The world of visual novels is something that hasn’t really been embraced in the western gaming market due to the nature of the gameplay, or lack thereof. They’re more like interactive fiction that are text-heavy and less involving than even David Cage games (Indigo Prophecy, Heavy Rain, Beyond: Two Souls). However, they do tend to succeed in being story-centric, and developers of other genres could stand to learn a thing or two from it. Dysfunction Systems is another title that follows this vein, and it does well enough for itself.
Dysfunction Systems is being worked on by Dischan Media to later become a whole series of visual novels. If you’re not that interested in these kinds of games, then you may pass this one up. However, if you liked games such as Katawa Shoujo, then you should look into this one.The unusual title is quite a curiosity that later makes sense as players soon get into the story. Learning to Manage Chaos is the first episode, and it does seem like there will be a sequel due to how the story and pacing feels like, which is like an introduction to this series. It spends so much time in exposition to make the players understand what’s going on and what to expect that you only feel fully settled in as it’s just about to end.
The story is about Winter Harrison and Cyrus Addington, two mediators who were educated in the School Mediatorum on the trade of resolving conflicts in other worlds. Winter is a rookie who is still mostly innocent and finds the concept of other worlds to be rather hard to grasp. Cyrus is assigned as her partner, a veteran mediator with a bit of an infamous reputation. They have been sent to Brighton, a minor society in the industrial world of Sule, to resolve whatever is going on there. The futuristic dystopian setting sets the tone for what turns out to be mad and quite chaotic.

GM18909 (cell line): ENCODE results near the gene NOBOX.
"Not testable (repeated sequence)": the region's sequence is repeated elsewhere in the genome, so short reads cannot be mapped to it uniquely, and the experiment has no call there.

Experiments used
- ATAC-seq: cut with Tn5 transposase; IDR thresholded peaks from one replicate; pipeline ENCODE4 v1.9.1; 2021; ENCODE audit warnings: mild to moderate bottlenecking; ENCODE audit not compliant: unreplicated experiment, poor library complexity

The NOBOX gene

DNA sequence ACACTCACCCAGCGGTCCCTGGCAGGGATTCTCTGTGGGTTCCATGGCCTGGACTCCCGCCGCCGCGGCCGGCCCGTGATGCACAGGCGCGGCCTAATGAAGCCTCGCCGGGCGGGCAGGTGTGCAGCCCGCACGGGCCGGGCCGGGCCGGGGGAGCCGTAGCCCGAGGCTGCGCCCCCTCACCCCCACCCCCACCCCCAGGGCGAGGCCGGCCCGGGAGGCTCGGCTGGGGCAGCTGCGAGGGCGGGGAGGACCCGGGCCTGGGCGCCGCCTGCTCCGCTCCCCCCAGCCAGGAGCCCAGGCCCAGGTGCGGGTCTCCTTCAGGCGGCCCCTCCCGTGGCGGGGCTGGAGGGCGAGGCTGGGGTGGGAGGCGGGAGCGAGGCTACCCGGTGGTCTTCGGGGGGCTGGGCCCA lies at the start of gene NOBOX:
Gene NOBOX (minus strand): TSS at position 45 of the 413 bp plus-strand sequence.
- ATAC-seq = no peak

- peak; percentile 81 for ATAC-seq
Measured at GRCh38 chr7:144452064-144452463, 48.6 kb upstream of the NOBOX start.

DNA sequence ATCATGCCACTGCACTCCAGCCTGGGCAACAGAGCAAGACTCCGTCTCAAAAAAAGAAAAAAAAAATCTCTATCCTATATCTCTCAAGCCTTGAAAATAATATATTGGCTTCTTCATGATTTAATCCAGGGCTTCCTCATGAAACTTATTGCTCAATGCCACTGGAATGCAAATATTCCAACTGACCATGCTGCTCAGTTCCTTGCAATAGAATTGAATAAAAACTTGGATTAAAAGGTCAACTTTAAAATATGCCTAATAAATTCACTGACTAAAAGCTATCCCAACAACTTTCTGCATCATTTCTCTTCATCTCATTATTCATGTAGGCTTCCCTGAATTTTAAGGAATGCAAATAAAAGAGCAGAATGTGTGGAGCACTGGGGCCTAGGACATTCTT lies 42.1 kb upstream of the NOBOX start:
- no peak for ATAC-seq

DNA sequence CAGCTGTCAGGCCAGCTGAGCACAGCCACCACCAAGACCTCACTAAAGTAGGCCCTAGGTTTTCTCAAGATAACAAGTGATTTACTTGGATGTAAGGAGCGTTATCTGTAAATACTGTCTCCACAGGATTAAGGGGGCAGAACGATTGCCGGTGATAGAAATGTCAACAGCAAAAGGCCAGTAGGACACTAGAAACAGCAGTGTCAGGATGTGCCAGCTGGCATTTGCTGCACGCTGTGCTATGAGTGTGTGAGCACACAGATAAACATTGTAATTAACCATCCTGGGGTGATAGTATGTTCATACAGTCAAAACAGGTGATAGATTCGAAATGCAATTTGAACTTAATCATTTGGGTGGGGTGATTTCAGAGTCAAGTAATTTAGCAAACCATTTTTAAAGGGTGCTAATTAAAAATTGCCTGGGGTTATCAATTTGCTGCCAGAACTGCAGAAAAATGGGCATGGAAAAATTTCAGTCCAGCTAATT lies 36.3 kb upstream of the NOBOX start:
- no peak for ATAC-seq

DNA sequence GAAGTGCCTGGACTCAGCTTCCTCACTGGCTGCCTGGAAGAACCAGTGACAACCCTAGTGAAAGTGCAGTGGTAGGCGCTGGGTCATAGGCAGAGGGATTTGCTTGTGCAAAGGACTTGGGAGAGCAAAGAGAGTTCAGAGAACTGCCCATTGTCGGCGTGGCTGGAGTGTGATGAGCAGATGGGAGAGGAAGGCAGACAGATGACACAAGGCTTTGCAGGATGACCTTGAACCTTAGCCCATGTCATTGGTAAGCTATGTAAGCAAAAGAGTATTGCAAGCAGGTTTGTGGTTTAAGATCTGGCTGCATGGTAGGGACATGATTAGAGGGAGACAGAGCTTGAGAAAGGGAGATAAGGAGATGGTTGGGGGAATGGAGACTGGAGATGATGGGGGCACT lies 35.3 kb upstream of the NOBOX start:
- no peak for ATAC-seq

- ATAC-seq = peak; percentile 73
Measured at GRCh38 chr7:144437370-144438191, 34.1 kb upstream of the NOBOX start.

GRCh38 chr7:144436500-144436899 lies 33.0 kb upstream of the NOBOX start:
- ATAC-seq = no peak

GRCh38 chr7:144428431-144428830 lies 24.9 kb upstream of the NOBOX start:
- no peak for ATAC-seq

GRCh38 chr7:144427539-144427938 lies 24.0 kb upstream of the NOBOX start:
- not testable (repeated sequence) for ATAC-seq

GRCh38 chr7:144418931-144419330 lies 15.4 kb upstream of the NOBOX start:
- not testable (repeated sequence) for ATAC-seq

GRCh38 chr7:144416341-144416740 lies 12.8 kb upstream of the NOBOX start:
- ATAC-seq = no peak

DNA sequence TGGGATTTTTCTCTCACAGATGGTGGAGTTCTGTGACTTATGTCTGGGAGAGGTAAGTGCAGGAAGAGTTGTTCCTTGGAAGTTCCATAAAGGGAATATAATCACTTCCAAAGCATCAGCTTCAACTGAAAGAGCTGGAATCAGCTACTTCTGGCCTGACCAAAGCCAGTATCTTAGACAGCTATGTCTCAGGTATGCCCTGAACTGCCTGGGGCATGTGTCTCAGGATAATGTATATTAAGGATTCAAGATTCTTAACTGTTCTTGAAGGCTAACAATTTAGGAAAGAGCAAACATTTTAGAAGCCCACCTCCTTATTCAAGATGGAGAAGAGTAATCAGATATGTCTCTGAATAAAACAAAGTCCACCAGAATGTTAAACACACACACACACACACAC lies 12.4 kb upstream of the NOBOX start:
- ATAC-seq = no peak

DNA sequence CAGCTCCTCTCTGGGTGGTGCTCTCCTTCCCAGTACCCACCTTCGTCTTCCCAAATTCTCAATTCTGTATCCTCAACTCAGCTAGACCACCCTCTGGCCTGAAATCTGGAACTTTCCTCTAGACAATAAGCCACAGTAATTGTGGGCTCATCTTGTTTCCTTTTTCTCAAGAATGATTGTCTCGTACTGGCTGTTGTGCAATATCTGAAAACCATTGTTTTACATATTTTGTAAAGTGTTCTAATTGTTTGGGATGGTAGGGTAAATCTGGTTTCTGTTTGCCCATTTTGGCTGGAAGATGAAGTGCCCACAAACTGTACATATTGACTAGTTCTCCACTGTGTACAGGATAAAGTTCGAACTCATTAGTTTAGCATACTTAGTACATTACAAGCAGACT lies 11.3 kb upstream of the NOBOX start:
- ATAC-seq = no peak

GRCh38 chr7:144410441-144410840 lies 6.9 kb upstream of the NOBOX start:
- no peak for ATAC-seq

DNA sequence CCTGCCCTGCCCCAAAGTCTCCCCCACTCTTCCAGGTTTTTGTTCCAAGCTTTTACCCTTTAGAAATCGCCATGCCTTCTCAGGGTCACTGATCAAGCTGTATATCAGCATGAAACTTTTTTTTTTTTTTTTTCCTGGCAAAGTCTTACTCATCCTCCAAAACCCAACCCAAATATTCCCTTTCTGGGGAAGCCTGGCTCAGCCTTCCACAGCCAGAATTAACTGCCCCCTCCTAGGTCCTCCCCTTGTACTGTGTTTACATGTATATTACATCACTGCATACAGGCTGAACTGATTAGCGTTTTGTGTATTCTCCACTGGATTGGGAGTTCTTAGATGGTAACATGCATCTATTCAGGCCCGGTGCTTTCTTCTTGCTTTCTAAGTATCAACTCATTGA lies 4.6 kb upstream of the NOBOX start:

For starters, it does have pretty good presentation. The artwork put into this game is quite nice, with all the smooth lines and soothing colors that flesh out the characters and the in-game world. It’s actually better than a lot of the animation series that have been coming out of Japan lately. The characters are well-designed as they are quite interesting, not entirely one-dimensional, and do well in being a part of the story. There is also a Codex that contains all the information you may need to understand the in-game lore, which may be necessary since this game does introduce a lot of concepts in its world.
For a game that is supposed to be about choices, this one doesn’t offer a lot of them. There are two possible endings, which is perhaps not enough these days with other game genres having gotten into the whole multiple ending palaver. The story is pretty immersive though, even if it does take a while to get things going. Perhaps that’s one of the flaws in this genre as it’s all about being told whatever you need to know about the story, even though it’s supposed to be visual. Most other video games would just show it to you, which is what interactive media is supposed to be in the first place when it comes to narrative.
Since it spends most of its time getting players up to speed with the world and whatever goes on in it, a sequel is quite inevitable. The game’s profile feature will enable you to continue in the second episode where this one left off. You get to save a profile when you finish a game, so you can have multiple profiles to see more of how the story develops with different decisions made.
As a visual novel, it’s actually quite alright, although not as compelling as 2012′s Katawa Shoujo. The quality of this game will be wholly dependent on how good the next episode is. If you do want to get into this title, then you’ll have to wait for the sequel, and perhaps a discount as well. In any case, it’s on Steam for around $5 though, so it won’t be much of a discount anyway. Considering the price point, it’s quite alright.
Tested in PC. Final Score: 6/10